Shippers expect to put more freight on railroads next year as concern persists about how the electronic-logging device mandate will tighten trucking capacity in 2018, according to a Cowen and Co. survey.
That said, shippers also state that CSX continues to have service problems while noting that conditions gradually are improving.
On availability of truckload capacity in 2018, 57% of shippers are “somewhat” concerned and 23% are “very” concerned. Only 20% of shippers believe that trucking capacity will be adequate next year, despite storm recovery and rebuilding efforts and the upcoming implementation of the ELD mandate.
“We are projecting a 3-5% capacity reduction in the truckload market by the time the full impacts of the electronic logging devices materialize over the next couple of years,” Cowen analyst Jason Seidl said. “Asset-based players are expecting some healthy mid-single-digit price increases during the upcoming bid season. This could aid a shift to rail intermodal.”
Congrats to Cowen transportation analyst Jason Seidl on his appointment to President of the North East Association of Rail Shippers!— COWEN Research (@CowenResearch) October 3, 2017
The survey also found that 54% of shippers expect to use more carloads in 2018 compared with this year.
Ahead of the ELD mandate, the truckload business environment is thriving due to several factors. Cowen reports dry-van rates were up 17% year-over-year in September due to a stronger economy, more freight and the hurricanes in Texas and Florida.
Cowen hosted its 10th Global Transportation Conference in Boston on Sept. 6-7.
“It could take 1½ to two years before midsize companies are able to utilize the data from ELDs effectively and fully reorganize their networks, according to some truckload executives at our conference. They agreed that the economy, broadly speaking, was improving, and mid-July was more or less the turning point. One executive said ‘the market has gone bonkers’ in recent weeks,” Seidl said.
Trucking also has benefited from service woes on the CSX network on the East Coast. A majority of shippers — 53% — told Cowen that they’ve shifted rail carriers or transportation modes in recent months, including 15% to trucking. Others attempted to move freight to Norfolk Southern Corp.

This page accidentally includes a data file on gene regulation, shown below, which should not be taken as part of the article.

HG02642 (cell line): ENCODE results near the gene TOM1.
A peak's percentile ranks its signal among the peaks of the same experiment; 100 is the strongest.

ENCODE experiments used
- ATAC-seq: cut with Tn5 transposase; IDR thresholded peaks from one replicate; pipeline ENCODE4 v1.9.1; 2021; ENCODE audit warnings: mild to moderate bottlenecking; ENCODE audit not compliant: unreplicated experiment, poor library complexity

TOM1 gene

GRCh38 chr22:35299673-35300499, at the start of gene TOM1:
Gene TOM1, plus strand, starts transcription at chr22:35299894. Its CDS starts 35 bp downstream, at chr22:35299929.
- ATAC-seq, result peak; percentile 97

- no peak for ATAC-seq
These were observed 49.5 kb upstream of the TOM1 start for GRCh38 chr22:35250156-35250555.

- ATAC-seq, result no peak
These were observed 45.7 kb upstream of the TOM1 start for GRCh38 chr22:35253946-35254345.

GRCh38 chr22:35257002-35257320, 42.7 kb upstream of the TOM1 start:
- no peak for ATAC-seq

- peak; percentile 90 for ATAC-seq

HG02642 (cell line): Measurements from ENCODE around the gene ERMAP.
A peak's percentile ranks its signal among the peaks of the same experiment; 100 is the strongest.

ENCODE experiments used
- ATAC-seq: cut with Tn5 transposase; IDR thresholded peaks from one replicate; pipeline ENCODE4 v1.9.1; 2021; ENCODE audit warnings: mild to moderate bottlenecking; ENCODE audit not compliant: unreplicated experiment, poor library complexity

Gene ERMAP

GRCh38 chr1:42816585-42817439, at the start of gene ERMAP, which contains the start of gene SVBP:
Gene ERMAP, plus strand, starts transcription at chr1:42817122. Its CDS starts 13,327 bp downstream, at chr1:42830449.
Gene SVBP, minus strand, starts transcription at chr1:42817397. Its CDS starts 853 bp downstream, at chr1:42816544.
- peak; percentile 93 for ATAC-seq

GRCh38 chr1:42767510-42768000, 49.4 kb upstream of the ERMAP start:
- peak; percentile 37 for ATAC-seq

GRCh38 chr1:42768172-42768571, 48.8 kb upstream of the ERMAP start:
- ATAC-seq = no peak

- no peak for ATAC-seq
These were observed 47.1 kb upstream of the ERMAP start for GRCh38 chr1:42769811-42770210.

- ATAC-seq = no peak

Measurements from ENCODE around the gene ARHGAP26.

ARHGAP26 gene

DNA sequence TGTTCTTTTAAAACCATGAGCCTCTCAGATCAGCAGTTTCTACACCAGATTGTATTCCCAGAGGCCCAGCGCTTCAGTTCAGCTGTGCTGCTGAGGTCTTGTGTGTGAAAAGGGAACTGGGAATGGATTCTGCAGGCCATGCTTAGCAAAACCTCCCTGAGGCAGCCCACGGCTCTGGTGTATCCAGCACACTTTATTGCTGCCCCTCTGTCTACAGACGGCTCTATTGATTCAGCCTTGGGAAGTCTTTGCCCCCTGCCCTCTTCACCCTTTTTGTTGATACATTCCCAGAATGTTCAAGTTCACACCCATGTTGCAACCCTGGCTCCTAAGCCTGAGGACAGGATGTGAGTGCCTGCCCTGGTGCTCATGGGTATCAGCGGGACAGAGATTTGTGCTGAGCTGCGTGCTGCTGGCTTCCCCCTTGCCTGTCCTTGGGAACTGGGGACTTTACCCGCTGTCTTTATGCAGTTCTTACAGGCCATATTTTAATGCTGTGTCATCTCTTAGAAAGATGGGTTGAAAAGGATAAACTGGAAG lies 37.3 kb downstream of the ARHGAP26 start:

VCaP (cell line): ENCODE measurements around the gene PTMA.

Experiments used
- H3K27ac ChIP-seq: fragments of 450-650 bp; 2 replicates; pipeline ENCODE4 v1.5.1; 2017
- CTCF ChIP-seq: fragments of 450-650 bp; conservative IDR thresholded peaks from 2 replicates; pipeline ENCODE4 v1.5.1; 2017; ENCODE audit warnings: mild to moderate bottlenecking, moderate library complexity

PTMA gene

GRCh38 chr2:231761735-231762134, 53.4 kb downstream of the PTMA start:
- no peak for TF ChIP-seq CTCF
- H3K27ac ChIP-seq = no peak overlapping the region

“It remains to be seen how much of this shift may be temporary, but our channel checks suggest that, at least regarding freight that went to [Norfolk Southern], the Eastern competitor was fairly selective and, in some cases, demanded longer-term commitments from customers switching from CSX,” Seidl wrote.
Of the shippers, 63% report that CSX’s service is “fair” or “poor” but improving, while only 20% indicated that conditions are worsening.
“While CSX appears to have made some improvement in September, we believe it will be some time before service returns to optimal levels. [Norfolk Southern] is likely to continue to have a more competitive service product in the East for the foreseeable future.”
CSX will face federal regulators and upset customers at an Oct. 11 listening session at the Surface Transportation Board in Washington.
The survey was conducted at the North East Association of Rail Shippers conference in Pittsburgh on Sept. 26-28. More than 300 attendees were on hand.
“There were a record number of attendees, speaking volumes about where the rail supply chain is right now,” Seidl said. “It also speaks volumes about how people are feeling about the overall economy, which seems to be fairly positive right now. The mood was upbeat.”